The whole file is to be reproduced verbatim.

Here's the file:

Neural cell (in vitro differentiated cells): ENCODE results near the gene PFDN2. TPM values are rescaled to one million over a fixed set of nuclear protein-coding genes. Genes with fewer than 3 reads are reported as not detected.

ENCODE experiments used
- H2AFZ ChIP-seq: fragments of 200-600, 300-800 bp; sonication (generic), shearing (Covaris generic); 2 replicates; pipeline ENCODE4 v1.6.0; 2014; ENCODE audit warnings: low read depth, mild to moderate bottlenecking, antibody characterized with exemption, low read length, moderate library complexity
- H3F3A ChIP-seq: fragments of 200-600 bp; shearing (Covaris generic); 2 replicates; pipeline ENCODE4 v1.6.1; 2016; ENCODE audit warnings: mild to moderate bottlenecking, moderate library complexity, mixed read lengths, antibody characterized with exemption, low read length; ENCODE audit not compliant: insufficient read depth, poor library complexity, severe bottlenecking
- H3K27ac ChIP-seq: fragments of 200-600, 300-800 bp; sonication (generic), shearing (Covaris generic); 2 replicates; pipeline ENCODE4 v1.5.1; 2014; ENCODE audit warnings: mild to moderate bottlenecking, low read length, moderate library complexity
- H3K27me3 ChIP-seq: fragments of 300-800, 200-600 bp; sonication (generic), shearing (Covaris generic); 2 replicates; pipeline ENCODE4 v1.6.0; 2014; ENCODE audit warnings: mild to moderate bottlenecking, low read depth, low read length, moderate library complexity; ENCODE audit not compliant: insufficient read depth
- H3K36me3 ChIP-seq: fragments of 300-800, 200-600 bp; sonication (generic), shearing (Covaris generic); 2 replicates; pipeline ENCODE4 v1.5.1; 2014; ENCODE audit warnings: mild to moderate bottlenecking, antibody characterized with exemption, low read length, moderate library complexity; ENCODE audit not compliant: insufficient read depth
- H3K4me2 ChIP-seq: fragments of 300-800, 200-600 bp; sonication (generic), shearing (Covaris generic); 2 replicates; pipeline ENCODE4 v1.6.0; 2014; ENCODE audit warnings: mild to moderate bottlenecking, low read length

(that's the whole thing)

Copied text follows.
Neural cell (in vitro differentiated cells): ENCODE results near the gene PFDN2. TPM values are rescaled to one million over a fixed set of nuclear protein-coding genes. Genes with fewer than 3 reads are reported as not detected.

ENCODE experiments used
- H2AFZ ChIP-seq: fragments of 200-600, 300-800 bp; sonication (generic), shearing (Covaris generic); 2 replicates; pipeline ENCODE4 v1.6.0; 2014; ENCODE audit warnings: low read depth, mild to moderate bottlenecking, antibody characterized with exemption, low read length, moderate library complexity
- H3F3A ChIP-seq: fragments of 200-600 bp; shearing (Covaris generic); 2 replicates; pipeline ENCODE4 v1.6.1; 2016; ENCODE audit warnings: mild to moderate bottlenecking, moderate library complexity, mixed read lengths, antibody characterized with exemption, low read length; ENCODE audit not compliant: insufficient read depth, poor library complexity, severe bottlenecking
- H3K27ac ChIP-seq: fragments of 200-600, 300-800 bp; sonication (generic), shearing (Covaris generic); 2 replicates; pipeline ENCODE4 v1.5.1; 2014; ENCODE audit warnings: mild to moderate bottlenecking, low read length, moderate library complexity
- H3K27me3 ChIP-seq: fragments of 300-800, 200-600 bp; sonication (generic), shearing (Covaris generic); 2 replicates; pipeline ENCODE4 v1.6.0; 2014; ENCODE audit warnings: mild to moderate bottlenecking, low read depth, low read length, moderate library complexity; ENCODE audit not compliant: insufficient read depth
- H3K36me3 ChIP-seq: fragments of 300-800, 200-600 bp; sonication (generic), shearing (Covaris generic); 2 replicates; pipeline ENCODE4 v1.5.1; 2014; ENCODE audit warnings: mild to moderate bottlenecking, antibody characterized with exemption, low read length, moderate library complexity; ENCODE audit not compliant: insufficient read depth
- H3K4me2 ChIP-seq: fragments of 300-800, 200-600 bp; sonication (generic), shearing (Covaris generic); 2 replicates; pipeline ENCODE4 v1.6.0; 2014; ENCODE audit warnings: mild to moderate bottlenecking, low read length